Tag Archives: government

BREAKING: Peel Watershed Protected by S.C.C.

BREAKING: The Supreme Court of Canada has ruled in favour of Yukon First Nations in their fight to protect the Peel watershed region. This follows my earlier post of November 4, 2015 following the Yukon Court of Appeal decision. More to follow.

James Early

Ontario’s Neonicotinoid Law Survives Appeal

In October 2015 I reported on how Ontario’s neonicotinoid law, which dramatically reduces the number of acres planted with corn and soybean seeds coated with a class of pesticides known as neonicotinoids, was to remain in place despite a challenge to that law by the Grain Farmers of Ontario (“GFO”).

As you probably know, there are strong links between neonicotinoids and bee colony collapses, and neonicotinoids are known as being toxic to bees.

In that post, I referenced the fact that the GFO was “reviewing its legal options”, and the GFO ultimately opted to appeal the Ontario Supreme Court’s decision.

Well today, I’m pleased to report that the appeal was heard, and dismissed, by the Ontario Court of Appeal (the “Court”). For a full review of the decision, just click here.

At the appeal, the GFO raised two issues. It submitted that the motion judge erred in finding that:

(1) Ontario Regulation 139/15 made under the Pesticides Act, R.S.O. 1990, c. P.11 (“the Regulation”) does not limit the farmers’ property rights; and

(2) the relief sought is not the determination of rights through the interpretation of a regulation.

In dismissing the appeal, the Court did find that the Regulation narrows the farmers’ range of legally permitted options of treated seeds, and so affects the farmers’ rights. However, the limitation of a right does not, standing alone, create a justiciable issue (an issue that can be tried in a court of law).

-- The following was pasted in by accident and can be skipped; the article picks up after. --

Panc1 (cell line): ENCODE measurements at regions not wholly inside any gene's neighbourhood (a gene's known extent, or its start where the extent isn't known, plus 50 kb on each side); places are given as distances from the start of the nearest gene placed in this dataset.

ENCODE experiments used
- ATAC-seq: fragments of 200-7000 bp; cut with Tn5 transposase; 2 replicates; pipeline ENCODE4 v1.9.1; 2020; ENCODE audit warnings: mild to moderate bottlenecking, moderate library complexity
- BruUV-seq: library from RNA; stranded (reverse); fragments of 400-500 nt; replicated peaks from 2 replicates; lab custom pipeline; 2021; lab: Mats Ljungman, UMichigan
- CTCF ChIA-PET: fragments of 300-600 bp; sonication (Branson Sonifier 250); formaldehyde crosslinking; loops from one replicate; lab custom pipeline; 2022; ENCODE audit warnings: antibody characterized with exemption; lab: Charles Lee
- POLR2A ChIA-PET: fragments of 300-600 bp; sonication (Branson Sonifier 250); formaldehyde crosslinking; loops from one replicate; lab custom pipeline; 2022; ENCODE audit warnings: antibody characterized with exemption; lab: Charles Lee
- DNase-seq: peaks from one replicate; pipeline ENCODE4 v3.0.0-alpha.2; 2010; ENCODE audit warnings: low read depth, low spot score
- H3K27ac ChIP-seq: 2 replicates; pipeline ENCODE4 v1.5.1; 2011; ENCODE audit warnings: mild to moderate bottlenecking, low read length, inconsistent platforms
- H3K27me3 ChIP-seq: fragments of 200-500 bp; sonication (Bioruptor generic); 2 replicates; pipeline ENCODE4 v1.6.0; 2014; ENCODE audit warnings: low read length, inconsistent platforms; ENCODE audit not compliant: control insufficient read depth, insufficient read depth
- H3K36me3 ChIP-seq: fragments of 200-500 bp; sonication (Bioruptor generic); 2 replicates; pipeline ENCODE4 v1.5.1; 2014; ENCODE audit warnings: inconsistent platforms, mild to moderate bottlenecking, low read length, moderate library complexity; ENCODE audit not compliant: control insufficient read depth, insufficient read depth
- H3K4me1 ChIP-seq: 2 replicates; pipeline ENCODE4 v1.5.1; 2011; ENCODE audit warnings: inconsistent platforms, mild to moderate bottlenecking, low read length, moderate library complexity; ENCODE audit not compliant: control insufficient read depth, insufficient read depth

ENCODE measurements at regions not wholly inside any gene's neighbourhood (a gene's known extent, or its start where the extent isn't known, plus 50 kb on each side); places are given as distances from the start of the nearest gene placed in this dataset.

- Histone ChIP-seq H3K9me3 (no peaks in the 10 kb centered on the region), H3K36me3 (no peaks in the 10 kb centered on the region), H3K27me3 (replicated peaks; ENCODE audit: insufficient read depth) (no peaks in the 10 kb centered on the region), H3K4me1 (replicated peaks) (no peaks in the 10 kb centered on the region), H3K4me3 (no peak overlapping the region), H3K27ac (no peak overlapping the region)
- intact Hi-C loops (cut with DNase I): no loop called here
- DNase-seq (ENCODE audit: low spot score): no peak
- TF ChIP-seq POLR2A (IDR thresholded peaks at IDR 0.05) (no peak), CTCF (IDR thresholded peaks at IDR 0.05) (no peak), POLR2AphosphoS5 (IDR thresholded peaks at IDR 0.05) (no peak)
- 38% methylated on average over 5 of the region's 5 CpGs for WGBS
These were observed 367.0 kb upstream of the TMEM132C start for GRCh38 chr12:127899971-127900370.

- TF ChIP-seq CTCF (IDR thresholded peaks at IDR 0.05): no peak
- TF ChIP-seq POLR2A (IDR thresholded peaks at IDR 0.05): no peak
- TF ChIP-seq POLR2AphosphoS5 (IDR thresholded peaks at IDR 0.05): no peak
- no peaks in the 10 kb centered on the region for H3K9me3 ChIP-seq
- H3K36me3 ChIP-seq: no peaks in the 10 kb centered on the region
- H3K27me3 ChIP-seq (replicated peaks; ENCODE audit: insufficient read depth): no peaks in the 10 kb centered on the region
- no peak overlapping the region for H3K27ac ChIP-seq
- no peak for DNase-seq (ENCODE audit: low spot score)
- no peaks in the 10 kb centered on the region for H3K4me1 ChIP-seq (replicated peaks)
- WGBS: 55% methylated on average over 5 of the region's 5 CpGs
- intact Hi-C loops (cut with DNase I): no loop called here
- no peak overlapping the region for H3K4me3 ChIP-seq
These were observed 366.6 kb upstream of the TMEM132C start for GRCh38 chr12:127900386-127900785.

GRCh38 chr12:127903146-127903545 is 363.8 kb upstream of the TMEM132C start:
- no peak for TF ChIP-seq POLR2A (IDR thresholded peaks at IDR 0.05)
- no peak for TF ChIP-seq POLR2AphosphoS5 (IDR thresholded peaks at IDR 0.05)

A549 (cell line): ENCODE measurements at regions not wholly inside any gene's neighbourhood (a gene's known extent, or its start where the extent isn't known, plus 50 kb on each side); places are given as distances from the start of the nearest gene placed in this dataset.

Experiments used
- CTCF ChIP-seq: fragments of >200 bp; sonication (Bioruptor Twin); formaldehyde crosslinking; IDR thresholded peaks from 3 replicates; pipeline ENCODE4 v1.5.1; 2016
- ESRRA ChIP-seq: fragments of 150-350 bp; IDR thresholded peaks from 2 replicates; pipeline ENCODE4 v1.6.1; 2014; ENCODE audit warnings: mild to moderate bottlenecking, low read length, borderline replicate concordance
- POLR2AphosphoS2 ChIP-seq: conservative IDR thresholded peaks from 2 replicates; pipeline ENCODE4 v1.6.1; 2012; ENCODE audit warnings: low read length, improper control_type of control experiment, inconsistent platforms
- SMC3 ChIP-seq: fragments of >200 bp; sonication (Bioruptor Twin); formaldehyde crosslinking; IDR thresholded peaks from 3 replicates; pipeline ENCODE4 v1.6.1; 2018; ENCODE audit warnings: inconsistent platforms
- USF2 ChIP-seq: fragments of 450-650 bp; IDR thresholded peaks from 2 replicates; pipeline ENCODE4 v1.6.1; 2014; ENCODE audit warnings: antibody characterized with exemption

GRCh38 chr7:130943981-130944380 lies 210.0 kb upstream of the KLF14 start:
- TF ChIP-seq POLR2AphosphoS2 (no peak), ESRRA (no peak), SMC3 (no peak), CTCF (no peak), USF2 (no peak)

The GFO argued that the justiciable issue in this case was found in r. 14.05(3)(d) of the Regulation, which provides:

“(3) A proceeding may be brought by application where these rules authorize the commencement of a proceeding by application or where the relief claimed is,

(d) the determination of rights that depend on the interpretation of a deed, will, contract or other instrument, or on the interpretation of a statute, order in council, regulation or municipal by-law or resolution;”

However, the Court noted that this rule was a procedural rule, and is not a mechanism whereby a person could simply challenge the wisdom or fairness of a governmental action. The Court agreed with the reasoning of the motion judge, citing the Alberta Court of Appeal in Trang v. Alberta (Edmonton Remand Centre) which provided:

“Private litigants are not entitled to use the courts as an indirect method of altering public policy decisions, especially those involving the expenditure of public funds. Just because a private party has a sincere concern about the validity of a public policy does not entitle him or her to litigate its legality: Canadian Council of Churches v. Canada (Minister of Employment and Immigration). As a corollary, the superior courts are not to use their powers to grant generally worded declarations as a method of controlling or influencing governmental operations.”

In the result, Ontario’s neonicotinoid law remains, and its bees are safer for another day.

James Early

Duty to Report / Transfer of Responsibility: Saskatchewan’s new Environmental Legislation

Saskatchewan’s Environmental Management and Protection Act, 2010 (“EMPA 2010”) came in to force on June 1, 2015 and has a couple of new features of interest to those involved in the development and transfer of real estate.

First, the EMPA 2010 contains a duty to report a “discovery”. That duty attaches to: any person who discharges or allows the discharge of a substance that may cause, or is causing, an adverse effect; any person who owns or occupies lands on which a substance is discovered; any person who, while conducting work on the lands, discovers such a substance; and any police officer or employee of a municipality or government agency who is informed of, or investigates, a discharge or discovery of a substance.